Over the final days of the year, WEEI.com will count down the top 14 stories of 2014 in Boston sports. This is No. 14: Patriots trade Logan Mankins to Buccaneers. To read other stories in this series, click here.
Logan Mankins was a stalwart for nine seasons in New England before being shipped to the Buccaneers. (Jim Rogash/Getty Images)
Before the 2014 season began, it appeared that other than training camp roster cuts, the Patriots had their team set. By end of the preseason, however, the trade of a veteran player shook up the foundation of the team.
New England dealt six-time Pro Bowl selection Logan Mankins to the Buccaneers for tight end Tim Wright and a fourth-round pick on Aug. 26. Wright, a second-year player, caught 54 passes and three touchdowns in his rookie season with the Buccaneers. The move gave the Patriots more depth in the passing game, but it came as a surprise to many that it was Mankins who was traded.
Mankins said he was disappointed about leaving the Patriots and people with whom he developed close relationships.
“I’ve talked to Tom [Brady]. I’ve talked to probably 99 percent of the team,” Mankins said after being dealt. “I’m not going to get into what we said. … I’ll miss Tom for sure, and I’ll miss a lot of those guys. I had a lot of good friends, a lot of coaches I was good friends with.”
“Once you’ve been around this business long enough, you know anything’s possible. If you don’t understand that it’s a business, you’re lying to yourself.”
Brady had Mankins as a force on the offensive line for nine years in New England. The quarterback was mostly reserved about the situation and his feelings on it, but Brady said he hoped Mankins continued his successful career in Tampa Bay.
“I haven’t really spoken to anybody about it,” Brady said during an appearance on Dennis & Callahan. “I have my own personal feelings that obviously are very personal to me. Whatever those are, I just want our team to be the best it can be for this year. I love Logan, Logan was a great friend of mine. Nobody stood for Patriot football more than him. But he’s moved on. I hope he’s happy. We’ll keep in touch.”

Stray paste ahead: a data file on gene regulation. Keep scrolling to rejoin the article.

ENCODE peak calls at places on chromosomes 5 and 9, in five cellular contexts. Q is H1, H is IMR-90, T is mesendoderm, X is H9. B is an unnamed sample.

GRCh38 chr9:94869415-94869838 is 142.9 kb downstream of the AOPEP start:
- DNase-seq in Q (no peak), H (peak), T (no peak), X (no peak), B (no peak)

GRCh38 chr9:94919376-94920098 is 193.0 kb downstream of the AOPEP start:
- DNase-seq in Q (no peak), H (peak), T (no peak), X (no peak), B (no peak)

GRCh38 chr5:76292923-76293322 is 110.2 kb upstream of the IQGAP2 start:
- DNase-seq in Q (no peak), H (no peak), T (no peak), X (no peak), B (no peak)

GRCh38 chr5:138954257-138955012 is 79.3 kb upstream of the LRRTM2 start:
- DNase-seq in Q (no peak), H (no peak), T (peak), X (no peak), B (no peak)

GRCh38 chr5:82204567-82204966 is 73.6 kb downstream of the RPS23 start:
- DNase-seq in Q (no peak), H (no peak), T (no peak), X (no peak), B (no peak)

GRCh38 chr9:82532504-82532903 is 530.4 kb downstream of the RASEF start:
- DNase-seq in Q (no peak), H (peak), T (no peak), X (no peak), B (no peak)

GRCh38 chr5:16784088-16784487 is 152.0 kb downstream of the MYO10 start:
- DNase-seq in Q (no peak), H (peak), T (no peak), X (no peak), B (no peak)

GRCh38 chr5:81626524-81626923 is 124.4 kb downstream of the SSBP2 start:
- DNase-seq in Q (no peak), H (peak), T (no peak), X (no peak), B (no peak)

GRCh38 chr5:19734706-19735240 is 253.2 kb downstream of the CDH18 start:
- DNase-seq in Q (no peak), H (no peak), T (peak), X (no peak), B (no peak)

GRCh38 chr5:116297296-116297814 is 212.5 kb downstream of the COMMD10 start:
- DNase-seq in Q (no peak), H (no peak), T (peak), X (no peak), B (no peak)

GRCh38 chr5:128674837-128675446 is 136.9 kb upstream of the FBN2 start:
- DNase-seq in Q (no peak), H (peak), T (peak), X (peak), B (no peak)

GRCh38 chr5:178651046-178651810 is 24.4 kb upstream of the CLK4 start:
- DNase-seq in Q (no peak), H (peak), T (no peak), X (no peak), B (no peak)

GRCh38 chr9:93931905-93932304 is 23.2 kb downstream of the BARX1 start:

Coach Bill Belichick had watched and coached the reliable lineman his entire career. The coach gave nothing but praises to Mankins following the trade. The decision, although tough, came down to what would help the Patriots the most going forward.
“Logan Mankins is everything we would ever want in a football player,” Belichick said. “It is hard to imagine a better player at his position, a tougher competitor or a person to represent our program. He is one of the all-time great Patriots and the best guard I ever coached. Logan brought a quiet but unmistakable presence and leadership that will be impossible to duplicate.
“Unfortunately, this is the time of year when difficult decisions have to be made and this is one of the most difficult we will ever make, but like every other decision it was made for what we feel is in the best interests of the team.”